It's rare that a company celebrates when one of its products bites the dust, but that's what Microsoft just did with the news that Internet Explorer 6 is essentially dead in the U.S. with less than 1% of market share. And they're no doubt celebrating in Redmond with the news that users are abandoning Windows XP in near-record numbers.
In a blog today Roger Capriotti, Director of Internet Explorer Marketing, cited numbers from Net Applications showing that IE 6 usage in the U.S. has dropped below 1%. So the company baked a "Goodbye IE 6 cake" and posted a photo of it. Capriotti says that Austria, Poland, Sweden, Denmark, Finland, Norway, the Czech Republic, Mexico, Ukraine, Portugal and the Philippines now all have less than 1% IE usage.
Why should Microsoft care? As Capriotti puts it:
"We hope this means more developers and IT Pros can consider IE6 a 'low-priority' at this point and stop spending their time having to support such an outdated browser."
That's not to say that IE 6 is dead everywhere. As Computerworld notes,
Almost one-in-four Chinese PCs used IE6 to access the Internet in December, while Chinese users accounted for 58% of all copies of IE6 run worldwide that month.
Microsoft may not be pleased with that, but it should warm the hearts of people who worry about China outcompeting us -- if they're still using such an outdated browser in large numbers, they can't be as cutting-edge entrepreneurial as people fear.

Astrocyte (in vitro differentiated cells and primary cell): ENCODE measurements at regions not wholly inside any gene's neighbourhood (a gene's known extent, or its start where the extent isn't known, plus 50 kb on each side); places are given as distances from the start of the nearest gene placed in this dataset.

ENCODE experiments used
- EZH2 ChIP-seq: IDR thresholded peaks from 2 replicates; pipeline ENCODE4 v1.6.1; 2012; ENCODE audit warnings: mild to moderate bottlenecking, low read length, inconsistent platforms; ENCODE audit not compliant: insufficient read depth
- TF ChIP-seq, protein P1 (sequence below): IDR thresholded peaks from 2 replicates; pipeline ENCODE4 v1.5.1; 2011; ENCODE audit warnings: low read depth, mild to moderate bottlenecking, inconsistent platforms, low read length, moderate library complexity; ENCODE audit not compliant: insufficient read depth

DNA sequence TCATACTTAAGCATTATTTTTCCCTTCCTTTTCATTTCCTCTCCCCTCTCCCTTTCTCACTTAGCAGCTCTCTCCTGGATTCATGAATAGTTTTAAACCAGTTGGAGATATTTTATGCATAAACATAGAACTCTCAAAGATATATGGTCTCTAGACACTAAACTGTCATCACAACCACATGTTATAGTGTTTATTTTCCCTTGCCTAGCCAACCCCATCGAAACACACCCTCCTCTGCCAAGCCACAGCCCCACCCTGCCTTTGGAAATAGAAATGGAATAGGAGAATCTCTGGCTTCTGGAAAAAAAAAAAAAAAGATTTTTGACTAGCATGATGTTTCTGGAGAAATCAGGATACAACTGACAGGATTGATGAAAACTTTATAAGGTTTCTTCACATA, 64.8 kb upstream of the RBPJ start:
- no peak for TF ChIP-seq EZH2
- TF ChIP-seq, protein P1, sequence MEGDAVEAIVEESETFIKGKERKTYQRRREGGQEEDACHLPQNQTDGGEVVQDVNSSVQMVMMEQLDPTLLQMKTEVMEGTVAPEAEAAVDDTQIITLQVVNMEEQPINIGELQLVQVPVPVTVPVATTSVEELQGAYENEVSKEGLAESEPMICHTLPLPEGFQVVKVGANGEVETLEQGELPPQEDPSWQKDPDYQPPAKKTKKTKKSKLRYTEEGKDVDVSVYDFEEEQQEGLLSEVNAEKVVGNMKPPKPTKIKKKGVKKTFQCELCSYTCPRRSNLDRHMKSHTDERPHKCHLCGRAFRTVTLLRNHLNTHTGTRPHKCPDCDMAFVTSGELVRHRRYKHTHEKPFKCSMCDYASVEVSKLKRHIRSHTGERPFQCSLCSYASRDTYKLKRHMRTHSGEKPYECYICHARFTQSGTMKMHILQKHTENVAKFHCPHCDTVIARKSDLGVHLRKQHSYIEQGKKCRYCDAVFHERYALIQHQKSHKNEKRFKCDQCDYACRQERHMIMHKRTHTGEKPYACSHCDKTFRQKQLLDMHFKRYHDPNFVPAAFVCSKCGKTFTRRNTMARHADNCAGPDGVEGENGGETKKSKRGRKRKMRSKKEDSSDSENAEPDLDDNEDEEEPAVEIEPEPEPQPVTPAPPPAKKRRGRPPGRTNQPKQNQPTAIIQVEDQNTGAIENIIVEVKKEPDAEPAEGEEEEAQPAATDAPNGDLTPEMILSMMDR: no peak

Microsoft also has reason to celebrate the gradual demise of XP, the operating system that refuses to die. It has been such a stable, popular operating system, that the only way to get many people to stop using it would be to pry the computer on which it ran from their cold dead hands. Computerworld notes that Net Applications found that in December, Windows XP use dropped 2.4%, and now has a new low 46.5% market share as tracked by Net Applications.
Again, why should Microsoft care? If people are still using Windows XP, it means they haven't upgraded to a newer OS, which means lost revenue for Microsoft. And Windows XP represents a lot of lost revenue, because even though the operating system is more than 10 years old, it still has close to a 50% market share.
Here again, those who worry about China can take heart. Windows XP is on an astonishing 70% of China's personal computers, compared to only 29.6% of computers in the U.S., says Net Applications' head of marketing, Vince Vizzaccaro.